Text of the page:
Ending of the Little Ice Age
    According to most experts, the Little Ice Age came to an end following the glacial maxima that occurred across the world during the late 1800’s.  Glaciers in Europe began a general phase of retreat in the 1860’s.  Glaciers in Canada reached their maximum in the late 1880’s (Aber, 2008).  The exact end to the Little Ice Age is hard to mark to the year, but most agree that the end is marked by the warm period that occurred in the early 1900’s.
    One group of scientists who attribute Little Ice Age conditions to atmospheric circulation patterns suggest that we might still be in the Little Ice Age, or at least we are, to this day, feeling its effects.  Ice core records and deposits of sea salt species were used by Kreutz, 1997 to identify atmospheric circulation patterns.  Based on his research, a drastic atmospheric change occurred around 1400. While most agree the Little Ice Age did not start until about 100 years later, these atmospheric patterns persist even today.  Many of the ice cores sampled have sea salt levels that are still within range of sea salt levels found in the ice cores during the height of the Little Ice Age.
The figure above illustrates estimated temperatures for the last 1000 years.  The rapid cooling that occurred in the late 1400’s can be seen, along with below normal temperatures up to the early 1900’s.  Illustration from Mann, 1999.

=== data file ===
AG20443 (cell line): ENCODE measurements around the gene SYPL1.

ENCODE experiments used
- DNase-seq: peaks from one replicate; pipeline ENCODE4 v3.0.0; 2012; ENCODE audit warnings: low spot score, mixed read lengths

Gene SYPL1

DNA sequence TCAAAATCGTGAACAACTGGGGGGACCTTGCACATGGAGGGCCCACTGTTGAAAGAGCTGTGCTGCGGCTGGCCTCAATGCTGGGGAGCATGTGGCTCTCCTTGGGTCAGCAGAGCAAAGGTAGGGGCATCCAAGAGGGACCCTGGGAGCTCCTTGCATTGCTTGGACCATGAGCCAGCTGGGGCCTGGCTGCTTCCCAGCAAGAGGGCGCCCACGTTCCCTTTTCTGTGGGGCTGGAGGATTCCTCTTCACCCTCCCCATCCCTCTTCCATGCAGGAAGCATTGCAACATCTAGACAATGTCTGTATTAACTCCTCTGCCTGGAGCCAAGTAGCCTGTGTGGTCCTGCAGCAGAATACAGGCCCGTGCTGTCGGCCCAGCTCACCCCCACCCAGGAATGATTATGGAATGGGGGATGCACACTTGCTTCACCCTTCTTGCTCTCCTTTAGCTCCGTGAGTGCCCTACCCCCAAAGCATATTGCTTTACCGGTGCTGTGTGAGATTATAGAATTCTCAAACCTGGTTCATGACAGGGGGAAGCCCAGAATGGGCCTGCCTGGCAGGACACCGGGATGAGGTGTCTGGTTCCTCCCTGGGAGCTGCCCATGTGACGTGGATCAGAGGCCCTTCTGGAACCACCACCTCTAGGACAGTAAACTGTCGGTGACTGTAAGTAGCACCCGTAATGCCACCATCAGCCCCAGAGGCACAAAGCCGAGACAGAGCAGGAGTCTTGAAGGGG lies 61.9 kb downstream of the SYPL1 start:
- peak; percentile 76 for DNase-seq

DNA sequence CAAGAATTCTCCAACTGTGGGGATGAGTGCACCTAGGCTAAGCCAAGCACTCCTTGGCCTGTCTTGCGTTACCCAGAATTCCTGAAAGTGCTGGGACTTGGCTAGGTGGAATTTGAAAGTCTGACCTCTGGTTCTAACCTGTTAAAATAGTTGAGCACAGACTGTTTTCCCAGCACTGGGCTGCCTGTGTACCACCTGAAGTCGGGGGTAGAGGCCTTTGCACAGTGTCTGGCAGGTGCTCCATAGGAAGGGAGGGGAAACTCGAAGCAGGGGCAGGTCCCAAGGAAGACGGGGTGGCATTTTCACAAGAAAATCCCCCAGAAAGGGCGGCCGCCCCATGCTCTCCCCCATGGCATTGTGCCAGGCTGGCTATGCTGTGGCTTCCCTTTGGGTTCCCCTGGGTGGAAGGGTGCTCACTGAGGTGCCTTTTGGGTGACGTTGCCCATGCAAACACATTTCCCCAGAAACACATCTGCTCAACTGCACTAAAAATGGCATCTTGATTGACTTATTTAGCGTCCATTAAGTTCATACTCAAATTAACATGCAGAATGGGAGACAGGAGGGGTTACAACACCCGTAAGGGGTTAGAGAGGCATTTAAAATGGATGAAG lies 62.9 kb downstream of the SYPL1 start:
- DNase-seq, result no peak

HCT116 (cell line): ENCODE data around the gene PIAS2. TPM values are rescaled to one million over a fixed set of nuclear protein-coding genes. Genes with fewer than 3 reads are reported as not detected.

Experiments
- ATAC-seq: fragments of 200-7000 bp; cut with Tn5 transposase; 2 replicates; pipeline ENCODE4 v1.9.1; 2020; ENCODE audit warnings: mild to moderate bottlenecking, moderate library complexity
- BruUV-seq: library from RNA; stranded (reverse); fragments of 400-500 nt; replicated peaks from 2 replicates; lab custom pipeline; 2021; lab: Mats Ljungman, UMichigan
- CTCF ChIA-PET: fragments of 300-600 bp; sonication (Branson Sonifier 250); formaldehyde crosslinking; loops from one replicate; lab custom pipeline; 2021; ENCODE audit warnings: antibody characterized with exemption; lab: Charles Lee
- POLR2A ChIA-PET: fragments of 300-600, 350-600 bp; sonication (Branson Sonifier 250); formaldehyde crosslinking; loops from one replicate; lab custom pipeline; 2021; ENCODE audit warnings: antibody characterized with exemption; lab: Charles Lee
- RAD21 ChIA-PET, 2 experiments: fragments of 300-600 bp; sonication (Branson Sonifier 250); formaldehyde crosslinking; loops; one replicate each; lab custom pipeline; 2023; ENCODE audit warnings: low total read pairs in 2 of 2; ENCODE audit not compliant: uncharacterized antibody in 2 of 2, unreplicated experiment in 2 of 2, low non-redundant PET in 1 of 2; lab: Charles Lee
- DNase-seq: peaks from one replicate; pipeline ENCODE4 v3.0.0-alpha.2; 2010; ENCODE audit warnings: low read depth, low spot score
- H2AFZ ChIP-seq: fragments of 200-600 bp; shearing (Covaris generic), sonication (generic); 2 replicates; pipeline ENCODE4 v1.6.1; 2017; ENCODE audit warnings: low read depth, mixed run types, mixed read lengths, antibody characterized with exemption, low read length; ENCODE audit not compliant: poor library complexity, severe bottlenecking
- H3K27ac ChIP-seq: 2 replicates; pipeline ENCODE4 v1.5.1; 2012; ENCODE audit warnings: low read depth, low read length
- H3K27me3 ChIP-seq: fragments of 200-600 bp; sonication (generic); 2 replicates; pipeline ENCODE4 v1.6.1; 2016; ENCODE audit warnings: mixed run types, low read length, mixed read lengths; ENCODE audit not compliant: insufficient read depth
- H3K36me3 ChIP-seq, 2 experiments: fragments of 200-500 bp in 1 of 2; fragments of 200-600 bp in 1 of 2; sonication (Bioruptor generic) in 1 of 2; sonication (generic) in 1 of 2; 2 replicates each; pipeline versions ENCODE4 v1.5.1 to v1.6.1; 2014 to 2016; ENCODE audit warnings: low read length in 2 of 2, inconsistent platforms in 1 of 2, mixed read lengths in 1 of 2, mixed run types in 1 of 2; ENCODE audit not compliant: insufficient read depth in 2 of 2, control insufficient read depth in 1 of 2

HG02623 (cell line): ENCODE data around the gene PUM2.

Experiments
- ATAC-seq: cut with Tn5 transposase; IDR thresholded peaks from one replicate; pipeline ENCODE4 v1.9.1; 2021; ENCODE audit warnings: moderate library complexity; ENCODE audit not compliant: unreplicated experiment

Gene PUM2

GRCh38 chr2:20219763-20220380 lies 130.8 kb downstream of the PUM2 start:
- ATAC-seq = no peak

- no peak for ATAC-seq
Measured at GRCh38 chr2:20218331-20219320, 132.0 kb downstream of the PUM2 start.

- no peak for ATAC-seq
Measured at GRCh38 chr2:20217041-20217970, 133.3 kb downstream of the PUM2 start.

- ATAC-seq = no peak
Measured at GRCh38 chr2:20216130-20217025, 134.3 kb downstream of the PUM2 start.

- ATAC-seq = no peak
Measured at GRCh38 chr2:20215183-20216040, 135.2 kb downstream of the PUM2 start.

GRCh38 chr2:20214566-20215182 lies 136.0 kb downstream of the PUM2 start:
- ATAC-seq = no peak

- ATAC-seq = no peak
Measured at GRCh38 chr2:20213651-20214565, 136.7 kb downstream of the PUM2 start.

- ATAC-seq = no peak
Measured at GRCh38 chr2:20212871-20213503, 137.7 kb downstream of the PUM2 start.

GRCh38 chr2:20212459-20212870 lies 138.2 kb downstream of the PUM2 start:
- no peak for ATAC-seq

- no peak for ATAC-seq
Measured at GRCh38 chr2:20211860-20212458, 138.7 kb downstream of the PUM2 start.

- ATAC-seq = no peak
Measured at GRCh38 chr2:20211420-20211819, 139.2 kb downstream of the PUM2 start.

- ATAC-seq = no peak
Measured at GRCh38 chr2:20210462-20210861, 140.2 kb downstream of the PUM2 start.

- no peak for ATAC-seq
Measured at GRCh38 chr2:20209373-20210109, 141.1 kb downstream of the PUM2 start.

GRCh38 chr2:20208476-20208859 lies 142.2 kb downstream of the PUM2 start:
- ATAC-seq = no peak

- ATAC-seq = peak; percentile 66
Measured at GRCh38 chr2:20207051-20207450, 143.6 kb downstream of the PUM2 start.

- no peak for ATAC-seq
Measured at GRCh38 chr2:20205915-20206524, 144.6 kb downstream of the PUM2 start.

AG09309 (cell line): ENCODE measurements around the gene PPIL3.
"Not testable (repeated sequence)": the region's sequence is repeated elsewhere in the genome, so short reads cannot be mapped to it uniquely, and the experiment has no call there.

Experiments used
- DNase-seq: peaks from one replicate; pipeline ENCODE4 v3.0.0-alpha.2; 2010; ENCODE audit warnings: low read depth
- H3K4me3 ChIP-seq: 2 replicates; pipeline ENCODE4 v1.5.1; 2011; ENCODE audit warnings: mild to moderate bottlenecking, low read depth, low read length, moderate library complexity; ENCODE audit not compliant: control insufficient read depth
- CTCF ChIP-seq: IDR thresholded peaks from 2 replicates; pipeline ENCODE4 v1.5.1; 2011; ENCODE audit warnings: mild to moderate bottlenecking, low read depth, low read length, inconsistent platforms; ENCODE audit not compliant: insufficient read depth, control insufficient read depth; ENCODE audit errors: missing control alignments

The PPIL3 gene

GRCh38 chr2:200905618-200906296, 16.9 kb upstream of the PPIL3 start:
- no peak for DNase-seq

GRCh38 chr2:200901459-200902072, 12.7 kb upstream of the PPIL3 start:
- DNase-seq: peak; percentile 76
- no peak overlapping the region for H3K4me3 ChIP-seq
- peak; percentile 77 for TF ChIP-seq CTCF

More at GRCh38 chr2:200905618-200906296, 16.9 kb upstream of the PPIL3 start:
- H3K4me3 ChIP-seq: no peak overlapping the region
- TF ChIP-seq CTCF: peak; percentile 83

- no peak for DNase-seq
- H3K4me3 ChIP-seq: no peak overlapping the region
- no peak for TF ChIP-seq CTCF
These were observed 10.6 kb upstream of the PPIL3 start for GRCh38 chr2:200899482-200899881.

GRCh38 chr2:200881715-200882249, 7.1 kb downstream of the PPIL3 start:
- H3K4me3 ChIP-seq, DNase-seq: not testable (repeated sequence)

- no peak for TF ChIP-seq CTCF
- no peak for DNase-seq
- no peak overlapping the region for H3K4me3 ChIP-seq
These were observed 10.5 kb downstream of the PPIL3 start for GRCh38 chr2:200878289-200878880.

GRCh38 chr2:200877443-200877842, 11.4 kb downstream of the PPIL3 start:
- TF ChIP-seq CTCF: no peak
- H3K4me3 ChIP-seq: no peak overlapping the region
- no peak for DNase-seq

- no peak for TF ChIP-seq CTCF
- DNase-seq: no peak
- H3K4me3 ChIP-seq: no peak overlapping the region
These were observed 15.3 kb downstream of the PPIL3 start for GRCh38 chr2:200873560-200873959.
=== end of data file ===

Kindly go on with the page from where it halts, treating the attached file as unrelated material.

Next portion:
Debate rages about the cause of warming near the end of the Little Ice Age.  There were intense warm periods in the early 1800’s.  Those warm periods were disrupted by severe, brief cold spells like that 1837-1838.  This cold spell was marked by ice link that formed between Norway and the Northern tip of Denmark (Fagan, 2000).  The overall trend since the late 1800’s has been an increase in temperature, as can be seen in the figure above.  Many attribute this trend to humans influence on the environment.  The suggested cause of this warming trend is an increase in atmospheric CO2.  There are many suggested causes for this increase.  Burning of fossil fuels, deforestation, release of greenhouse gases from different agricultural processes are all possibilities for the increase in CO2.
Welcome            Introduction            Causes           Ending           Summary            References
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